My friends and I at 16 were rebels. No self-respecting adults wanted to be around us.

To my surprise, my son’s friends were delightful. They had the run of one part of the house the entire day, while I kept food and liquid coming. They played online games, outdoor games, jumped on the trampoline, took photos of themselves, played music, and sang in harmony together the entire day. In the afternoon they demolished an entire chocolate cake and then left en masse to buy supplies from the supermarket, returning an hour later to cook a feast. So lively, so fun, were they, I even missed them in their absence.

In the late afternoon, the girls drifted home. Finally, just “Da boys” remained, playing online games into the evening, still singing in beautiful harmony along with their favourite songs. By the time Da boys left, I felt tired but mostly buoyed by the experience.

They’re mature, considerate kids. Who knew?

That said, they’re still only 16. They still like to play games the same way they did when they were little, but with a lot of music, singing, slang and posturing thrown in. The energy levels when these teen buddies get together can ramp up suddenly, get inexplicably loud for a short period—almost explosive—then peter out again and dip so low the kids appear to retreat behind their phone screens for a while to reboot, becoming temporarily tomb-like and silent, before the shrieks and the laughter escalate and they flare into life, noise and energy all over again. To be around them even for a short period is akin to putting one’s finger into an electric socket, recharging every cell in the body and rendering one’s hair into an instant afro. It’s vitalizing and frenetic at the same time.  

The upshot overall was the day was easy, no drama. As their humble servant, I got to witness snippets of their group dynamic, the teen slang, the weird sounds they make when they’re together, which was fun.

I remember the heady freedom of being 16. You’re old enough to do things but young enough to be silly and not care who is watching.

There was one of son’s friends singing that very Michael Jackson, high-pitched, “Hee hee!” so frequently I nearly asked him to stop (although thankfully, I didn’t). One boy hugged his phone and speaker the entire day, constantly scrolling the music selection – he was clearly in charge of the music selection. There was the occasional daring use of a swear word, but not loud enough for me to discern. I turned a blind eye, regardless. As head provider of refreshments, I stayed in my quarters – the perfect excuse to get some writing done – and let the teens have the house for the day. Some freedom was all they wanted. They often burst outside to play Frisbee, badminton, shoot hoops and jump on the trampoline for hours in the afternoon, which rather impressed me.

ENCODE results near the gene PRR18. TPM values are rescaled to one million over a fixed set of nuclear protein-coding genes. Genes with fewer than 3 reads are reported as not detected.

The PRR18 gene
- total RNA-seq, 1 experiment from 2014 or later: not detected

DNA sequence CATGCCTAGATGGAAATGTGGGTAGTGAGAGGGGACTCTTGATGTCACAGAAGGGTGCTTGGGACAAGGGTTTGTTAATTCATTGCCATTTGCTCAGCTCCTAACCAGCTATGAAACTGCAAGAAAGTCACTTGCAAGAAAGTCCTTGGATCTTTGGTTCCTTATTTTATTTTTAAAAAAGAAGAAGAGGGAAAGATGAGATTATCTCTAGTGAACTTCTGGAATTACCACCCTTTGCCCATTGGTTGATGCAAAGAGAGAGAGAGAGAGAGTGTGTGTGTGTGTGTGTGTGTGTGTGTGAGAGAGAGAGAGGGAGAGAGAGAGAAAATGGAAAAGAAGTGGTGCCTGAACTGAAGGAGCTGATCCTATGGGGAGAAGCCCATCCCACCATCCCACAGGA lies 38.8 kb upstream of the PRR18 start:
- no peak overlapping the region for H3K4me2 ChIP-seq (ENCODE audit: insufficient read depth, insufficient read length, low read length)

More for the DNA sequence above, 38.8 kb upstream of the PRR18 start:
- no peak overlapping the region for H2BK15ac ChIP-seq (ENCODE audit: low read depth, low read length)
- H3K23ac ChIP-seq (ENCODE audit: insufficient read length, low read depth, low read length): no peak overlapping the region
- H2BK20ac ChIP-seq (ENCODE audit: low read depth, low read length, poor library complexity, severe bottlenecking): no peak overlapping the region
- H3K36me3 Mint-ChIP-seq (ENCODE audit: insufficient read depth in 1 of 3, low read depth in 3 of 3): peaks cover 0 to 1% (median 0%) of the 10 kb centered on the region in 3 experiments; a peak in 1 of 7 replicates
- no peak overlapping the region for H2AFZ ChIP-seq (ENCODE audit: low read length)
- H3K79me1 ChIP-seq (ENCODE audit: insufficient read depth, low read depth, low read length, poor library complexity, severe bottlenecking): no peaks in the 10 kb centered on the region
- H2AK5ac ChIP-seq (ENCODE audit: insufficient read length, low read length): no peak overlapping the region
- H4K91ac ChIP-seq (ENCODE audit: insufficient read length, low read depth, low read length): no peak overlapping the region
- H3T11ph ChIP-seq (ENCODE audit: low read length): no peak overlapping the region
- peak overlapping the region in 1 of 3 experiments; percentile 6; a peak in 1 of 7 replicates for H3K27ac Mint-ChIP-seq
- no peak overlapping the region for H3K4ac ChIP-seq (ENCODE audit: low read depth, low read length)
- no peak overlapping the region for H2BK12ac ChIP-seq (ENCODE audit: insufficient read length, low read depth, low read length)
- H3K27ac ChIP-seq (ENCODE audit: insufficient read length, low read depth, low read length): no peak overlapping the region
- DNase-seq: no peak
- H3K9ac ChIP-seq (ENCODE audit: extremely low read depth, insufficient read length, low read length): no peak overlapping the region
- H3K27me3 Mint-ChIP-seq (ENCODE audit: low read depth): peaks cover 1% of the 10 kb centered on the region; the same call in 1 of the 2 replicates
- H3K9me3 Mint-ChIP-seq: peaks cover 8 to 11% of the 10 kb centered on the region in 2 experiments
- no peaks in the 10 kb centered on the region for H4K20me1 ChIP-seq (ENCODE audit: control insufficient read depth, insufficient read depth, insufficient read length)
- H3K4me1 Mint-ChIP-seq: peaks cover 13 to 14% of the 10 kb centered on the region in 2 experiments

I think your child’s friends say a lot about who they are and how they’re doing, and I liked the son’s friends a lot. That made me happy.

At sixteen, I was a fool. At the same age, my son is smarter, more mature, and more emotionally intelligent than I am. Maybe there’s hope for the future, yet.

Talk to you later.

Keep creating!

Yvette Carol

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There’s nothing wrong with teenagers that reasoning with them won’t aggravate. ~ Anonymous

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*Tips for parents on Stanford Children’s Health, Understanding the Teen Brain

It’s time for another group posting of the Insecure Writer’s Support Group! Time to release our fears to the world or offer encouragement to those who are feeling neurotic. If you’d like to join us, click on the tab above and sign up. We post the first Wednesday of every month. Every month, the organisers announce a question that members can answer in their IWSG Day post. Remember, the question is optional!!! Let’s rock the neurotic writing world! Our Twitter handle is @TheIWSG and hashtag is #IWSG.

April 7th’s question, if you’d like to answer it, is: Are you a risk-taker when writing? Do you try something radically different in style/POV/etc. or add controversial topics to your work?

No, I’m averse to risk. Although I write middle grade fantasy, which is different and “other,” I still find it hard to stray outside of accepted styles. Maybe it’s because I still feel like a beginner, a novice at all this. Imposter Syndrome, anyone? Someone said once that the truly popular authors are the ones who have the most guts. I believe this to be true.

Take a great like Lemony Snicket, for instance. Snicket writes crazy books no sweaty beginner could ever hope to get away with, but he’s so bold and brassy, he gets away with it. Not only that, he’s a bestselling author getting sales other authors could only dream of. Balls of steel, that’s what an author needs to succeed in this business.